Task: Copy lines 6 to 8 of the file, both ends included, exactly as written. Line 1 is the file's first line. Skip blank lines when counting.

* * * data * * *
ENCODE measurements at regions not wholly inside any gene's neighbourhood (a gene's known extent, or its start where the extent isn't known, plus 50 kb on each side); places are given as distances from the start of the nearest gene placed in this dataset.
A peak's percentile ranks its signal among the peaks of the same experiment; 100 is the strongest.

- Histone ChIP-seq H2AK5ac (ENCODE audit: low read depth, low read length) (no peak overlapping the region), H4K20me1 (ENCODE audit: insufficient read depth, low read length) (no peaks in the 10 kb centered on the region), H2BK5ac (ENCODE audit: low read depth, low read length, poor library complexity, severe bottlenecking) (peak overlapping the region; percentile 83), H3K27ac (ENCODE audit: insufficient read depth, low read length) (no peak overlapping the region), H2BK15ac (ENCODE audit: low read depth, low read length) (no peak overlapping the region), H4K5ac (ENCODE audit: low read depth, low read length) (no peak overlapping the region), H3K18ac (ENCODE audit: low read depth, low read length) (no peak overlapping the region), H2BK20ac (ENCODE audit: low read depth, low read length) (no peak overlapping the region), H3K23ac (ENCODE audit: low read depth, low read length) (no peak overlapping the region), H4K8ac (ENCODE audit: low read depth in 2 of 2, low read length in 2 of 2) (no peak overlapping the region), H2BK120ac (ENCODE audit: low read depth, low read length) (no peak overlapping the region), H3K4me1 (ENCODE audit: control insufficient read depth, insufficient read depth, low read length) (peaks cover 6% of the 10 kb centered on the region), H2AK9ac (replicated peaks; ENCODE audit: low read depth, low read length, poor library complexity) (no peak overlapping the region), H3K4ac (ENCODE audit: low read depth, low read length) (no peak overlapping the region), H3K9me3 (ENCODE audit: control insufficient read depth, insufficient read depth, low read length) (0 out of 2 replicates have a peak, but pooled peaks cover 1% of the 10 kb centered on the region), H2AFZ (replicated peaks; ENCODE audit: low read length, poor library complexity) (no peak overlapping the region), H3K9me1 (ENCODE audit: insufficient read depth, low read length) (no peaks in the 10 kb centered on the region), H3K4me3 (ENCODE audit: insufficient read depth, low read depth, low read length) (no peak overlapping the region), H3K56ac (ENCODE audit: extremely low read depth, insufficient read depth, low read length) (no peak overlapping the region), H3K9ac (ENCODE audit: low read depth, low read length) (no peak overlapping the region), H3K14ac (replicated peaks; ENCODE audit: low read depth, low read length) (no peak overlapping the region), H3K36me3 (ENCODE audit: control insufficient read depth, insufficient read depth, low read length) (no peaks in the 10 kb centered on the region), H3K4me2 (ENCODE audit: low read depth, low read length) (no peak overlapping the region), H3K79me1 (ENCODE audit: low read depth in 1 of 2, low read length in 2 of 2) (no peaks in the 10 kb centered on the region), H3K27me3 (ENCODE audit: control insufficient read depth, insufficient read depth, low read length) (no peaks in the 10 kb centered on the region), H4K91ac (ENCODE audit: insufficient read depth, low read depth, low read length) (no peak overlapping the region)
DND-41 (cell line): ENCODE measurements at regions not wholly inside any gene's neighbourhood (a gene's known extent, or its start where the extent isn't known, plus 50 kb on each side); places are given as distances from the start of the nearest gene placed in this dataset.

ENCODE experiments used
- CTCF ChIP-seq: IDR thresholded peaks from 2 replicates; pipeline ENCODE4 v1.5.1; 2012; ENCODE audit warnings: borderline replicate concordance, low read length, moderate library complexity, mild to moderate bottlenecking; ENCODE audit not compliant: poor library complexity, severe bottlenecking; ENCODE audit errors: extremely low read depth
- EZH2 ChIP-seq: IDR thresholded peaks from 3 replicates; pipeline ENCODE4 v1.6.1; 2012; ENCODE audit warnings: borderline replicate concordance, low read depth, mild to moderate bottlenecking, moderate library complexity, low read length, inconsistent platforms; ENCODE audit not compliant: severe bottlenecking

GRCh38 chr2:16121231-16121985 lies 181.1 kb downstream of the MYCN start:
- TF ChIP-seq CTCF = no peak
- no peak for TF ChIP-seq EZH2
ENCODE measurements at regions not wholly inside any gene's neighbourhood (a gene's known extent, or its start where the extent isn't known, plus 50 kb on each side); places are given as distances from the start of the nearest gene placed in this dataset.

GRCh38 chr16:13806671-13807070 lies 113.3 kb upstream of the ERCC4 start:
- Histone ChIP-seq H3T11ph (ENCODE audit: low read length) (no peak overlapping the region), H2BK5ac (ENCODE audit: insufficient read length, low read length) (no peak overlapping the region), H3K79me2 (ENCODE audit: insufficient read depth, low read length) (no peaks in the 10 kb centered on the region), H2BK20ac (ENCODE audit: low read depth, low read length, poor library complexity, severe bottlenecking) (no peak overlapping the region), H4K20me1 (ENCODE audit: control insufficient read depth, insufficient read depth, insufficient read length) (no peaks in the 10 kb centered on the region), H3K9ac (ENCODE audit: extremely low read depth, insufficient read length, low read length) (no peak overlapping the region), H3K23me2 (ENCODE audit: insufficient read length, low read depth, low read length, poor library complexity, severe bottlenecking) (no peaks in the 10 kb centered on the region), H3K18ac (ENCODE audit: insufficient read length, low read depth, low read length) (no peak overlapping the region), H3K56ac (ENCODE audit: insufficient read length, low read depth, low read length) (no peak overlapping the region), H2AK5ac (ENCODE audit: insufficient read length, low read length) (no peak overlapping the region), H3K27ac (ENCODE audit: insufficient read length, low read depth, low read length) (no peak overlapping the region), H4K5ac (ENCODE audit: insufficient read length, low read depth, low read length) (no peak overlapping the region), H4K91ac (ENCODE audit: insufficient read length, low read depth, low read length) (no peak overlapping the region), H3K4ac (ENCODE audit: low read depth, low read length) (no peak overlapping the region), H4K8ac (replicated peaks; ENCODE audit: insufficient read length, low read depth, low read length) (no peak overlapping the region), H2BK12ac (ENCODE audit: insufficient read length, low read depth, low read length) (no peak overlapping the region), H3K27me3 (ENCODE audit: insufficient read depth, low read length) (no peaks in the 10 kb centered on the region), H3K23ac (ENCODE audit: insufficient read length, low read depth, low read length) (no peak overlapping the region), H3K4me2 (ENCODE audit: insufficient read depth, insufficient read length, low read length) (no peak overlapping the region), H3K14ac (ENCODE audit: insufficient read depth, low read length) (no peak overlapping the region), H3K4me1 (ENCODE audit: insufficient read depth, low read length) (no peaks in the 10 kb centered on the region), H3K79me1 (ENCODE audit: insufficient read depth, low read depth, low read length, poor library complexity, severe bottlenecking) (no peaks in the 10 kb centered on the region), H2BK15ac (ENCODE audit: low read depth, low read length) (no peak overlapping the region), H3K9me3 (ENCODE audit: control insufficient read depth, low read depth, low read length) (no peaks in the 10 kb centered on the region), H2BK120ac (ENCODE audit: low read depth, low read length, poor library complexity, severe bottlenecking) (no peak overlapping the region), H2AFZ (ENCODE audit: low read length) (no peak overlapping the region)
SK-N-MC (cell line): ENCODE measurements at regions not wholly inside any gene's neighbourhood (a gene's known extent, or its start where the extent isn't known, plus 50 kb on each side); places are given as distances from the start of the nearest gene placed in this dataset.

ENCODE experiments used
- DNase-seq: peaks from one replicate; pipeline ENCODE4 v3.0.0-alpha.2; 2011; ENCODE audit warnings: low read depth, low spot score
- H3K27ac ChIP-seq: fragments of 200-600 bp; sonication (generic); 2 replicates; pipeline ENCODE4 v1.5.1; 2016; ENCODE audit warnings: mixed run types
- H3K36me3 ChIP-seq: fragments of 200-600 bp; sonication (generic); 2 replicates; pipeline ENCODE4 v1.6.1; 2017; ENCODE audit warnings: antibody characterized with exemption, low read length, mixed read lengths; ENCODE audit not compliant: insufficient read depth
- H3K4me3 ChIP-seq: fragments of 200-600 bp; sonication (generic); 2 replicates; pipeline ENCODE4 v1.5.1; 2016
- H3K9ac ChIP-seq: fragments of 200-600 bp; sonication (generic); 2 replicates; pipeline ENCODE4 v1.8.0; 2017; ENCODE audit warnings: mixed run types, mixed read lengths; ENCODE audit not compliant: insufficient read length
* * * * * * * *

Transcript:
- CTCF ChIP-seq: IDR thresholded peaks from 2 replicates; pipeline ENCODE4 v1.5.1; 2012; ENCODE audit warnings: borderline replicate concordance, low read length, moderate library complexity, mild to moderate bottlenecking; ENCODE audit not compliant: poor library complexity, severe bottlenecking; ENCODE audit errors: extremely low read depth
- EZH2 ChIP-seq: IDR thresholded peaks from 3 replicates; pipeline ENCODE4 v1.6.1; 2012; ENCODE audit warnings: borderline replicate concordance, low read depth, mild to moderate bottlenecking, moderate library complexity, low read length, inconsistent platforms; ENCODE audit not compliant: severe bottlenecking

GRCh38 chr2:16121231-16121985 lies 181.1 kb downstream of the MYCN start: